The broad arc of the novel encompasses generations of women in the Kumaon region during the British Raj, from families based in Naineetal (that’s how it is spelt in the book) and Almora, the seemingly slow time around the placid waters of the Naina Devi Lake. However, the protagonists interestingly appear to be men, the women following them to wherever they choose to go next. Here, the author seems to be pointing to the patriarchal functioning of much of society—documenting the histories of men while conveniently absenting the women, or portraying them as shadow figures. But what the novel is primarily about is the tussle of women with their dependence on men, and how this frames a woman’s identity within that of the man “taking care” of her at the moment. Whether it is Tillotama Uprety’s mother who threw herself into the lake in perhaps a last bid for agency; herself, in a hurry to get married and move away to Almora to free herself of her (fond) uncle’s influence; her daughter Deoki, whom she neglects in favour of reading novels and imagining herself as a sahib; Deoki, who is married off to Jayesh, who falls in love with the missionary’s daughter Rosemary, and then Deoki determinedly sets about to win him back, but also in the meantime discovers how seductive she can be when she falls in love with a visiting artist who paints her in the nude; Rosemary, who single-handedly sets up her own mission and displays fortitude at not falling into sin with Jayesh, the married man who shares her feelings — the novel displays women’s agency, their emergence into their own self, even as they are bound by societal mores.

leave-behind

A howling rage took possession of the physician. ‘I’ll cure you, you glutton, for once and forever,’ he muttered to himself, and repaired to the pharmacy in the palace grounds. There, he took off his clothes and rubbed the scurf from his unwashed skin (he was not a man who favoured cleanliness) and rolled this body scurf into four miniscule pellets. These he further wrapped in silver foil, with a little cumin and asafoetida pressed in for good measure. While at it he added some anardana, the dried pomegranate seeds being his favourite ingredient and cure-all. Returning to the palace, he confronted his king. The four doses were placed on the royal tongue at quick intervals, while the fierce physician muttered curses and imprecations under his breath. These were, of course, taken as being addressed to the demon of ill health, for no one could possibly presume to be so rude to His Majesty.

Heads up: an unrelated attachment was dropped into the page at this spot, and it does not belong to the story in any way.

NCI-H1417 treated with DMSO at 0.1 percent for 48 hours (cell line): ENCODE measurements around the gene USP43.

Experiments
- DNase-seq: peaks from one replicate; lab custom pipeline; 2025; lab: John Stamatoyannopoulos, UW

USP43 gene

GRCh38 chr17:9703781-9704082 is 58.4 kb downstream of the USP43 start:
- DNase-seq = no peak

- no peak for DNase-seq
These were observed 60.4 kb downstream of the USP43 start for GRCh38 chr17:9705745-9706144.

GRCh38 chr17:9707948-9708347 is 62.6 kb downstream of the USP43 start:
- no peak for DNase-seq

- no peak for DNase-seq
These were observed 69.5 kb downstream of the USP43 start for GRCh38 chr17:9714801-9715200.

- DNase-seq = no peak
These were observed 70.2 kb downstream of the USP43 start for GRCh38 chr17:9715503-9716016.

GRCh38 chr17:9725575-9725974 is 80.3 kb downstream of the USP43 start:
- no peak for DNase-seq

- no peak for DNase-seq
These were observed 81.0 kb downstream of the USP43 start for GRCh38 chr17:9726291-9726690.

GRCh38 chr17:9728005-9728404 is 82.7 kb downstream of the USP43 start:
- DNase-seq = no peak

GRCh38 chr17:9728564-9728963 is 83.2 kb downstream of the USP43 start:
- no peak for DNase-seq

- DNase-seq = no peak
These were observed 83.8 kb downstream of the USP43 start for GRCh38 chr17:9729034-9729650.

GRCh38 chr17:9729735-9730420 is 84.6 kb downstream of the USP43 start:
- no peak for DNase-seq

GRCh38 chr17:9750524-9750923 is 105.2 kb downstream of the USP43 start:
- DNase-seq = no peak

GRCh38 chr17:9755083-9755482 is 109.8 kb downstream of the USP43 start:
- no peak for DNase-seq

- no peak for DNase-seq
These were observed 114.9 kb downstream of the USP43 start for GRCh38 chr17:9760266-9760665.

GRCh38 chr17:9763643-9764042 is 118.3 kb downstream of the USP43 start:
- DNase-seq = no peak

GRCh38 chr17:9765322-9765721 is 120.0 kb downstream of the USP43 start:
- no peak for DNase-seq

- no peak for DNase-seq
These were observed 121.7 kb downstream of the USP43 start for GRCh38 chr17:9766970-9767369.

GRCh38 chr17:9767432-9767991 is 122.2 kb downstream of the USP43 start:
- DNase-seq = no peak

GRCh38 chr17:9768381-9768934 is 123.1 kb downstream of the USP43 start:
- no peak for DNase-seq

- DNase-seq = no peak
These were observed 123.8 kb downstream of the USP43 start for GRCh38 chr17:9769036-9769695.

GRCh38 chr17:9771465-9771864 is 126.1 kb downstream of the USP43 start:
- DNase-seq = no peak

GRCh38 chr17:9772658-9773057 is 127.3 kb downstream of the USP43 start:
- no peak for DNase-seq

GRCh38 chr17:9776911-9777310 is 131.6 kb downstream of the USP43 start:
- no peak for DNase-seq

By the time the third pellet was pressed into his mouth, the king was already feeling better. He beheld his loyal physician Jeewan Chandra Pant with gratitude and ordered that a bag of gold coins be given to him. The courtier who was summoned to bring the coins from the royal treasury appropriated five, but a bagful was still a bagful. The Vaidya was immediately moved to better humour and contemplated buying his beloved Pokhara mistress a gold hansuli, to frame her plump, pretty neck. Later, he was to wonder interminably about the possible conjunction of astral influences, the conspiracy of constellations, that had effected his radical cure. For the king’s digestion now flourished, the royal robes layered in purple velvet and satin rested gently on his reposeful abdomen; the queens, the prime minister, the ladies of the harem, all enjoyed the reprieve from his colic- induced cruelties.

The unexpected success of his unorthodox medicine prompted Jeewan to research further. He dreamt of formulating the perfect aphrodisiac. A Tibetan herbalist in Pokhara had told the Vaidya about the highly efficacious horny goat weed he had learnt of in China. The plant   grew in profusion around the Pokhara lake, and the royal physician had concocted a rasayan using the distilled weed and small quantities of the pink bell-shaped valerian flowers of Jatamansi. The king was offered the experimental potion, and it worked wonders. A certain royal lady-in-waiting whose husband was a confirmed catamite found herself   the subject of the monarch’s unexpected favour. He visited her bedchamber three nights consecutively and found his veerya, his royal libido, functioning as capably as that of a young man. The lady had a mole upon the inside of her left thigh, and this mole became the subject of his immediate and compulsive attention. The mole, he decided, in some leap of intuition or madness, held the key to his destiny as a monarch.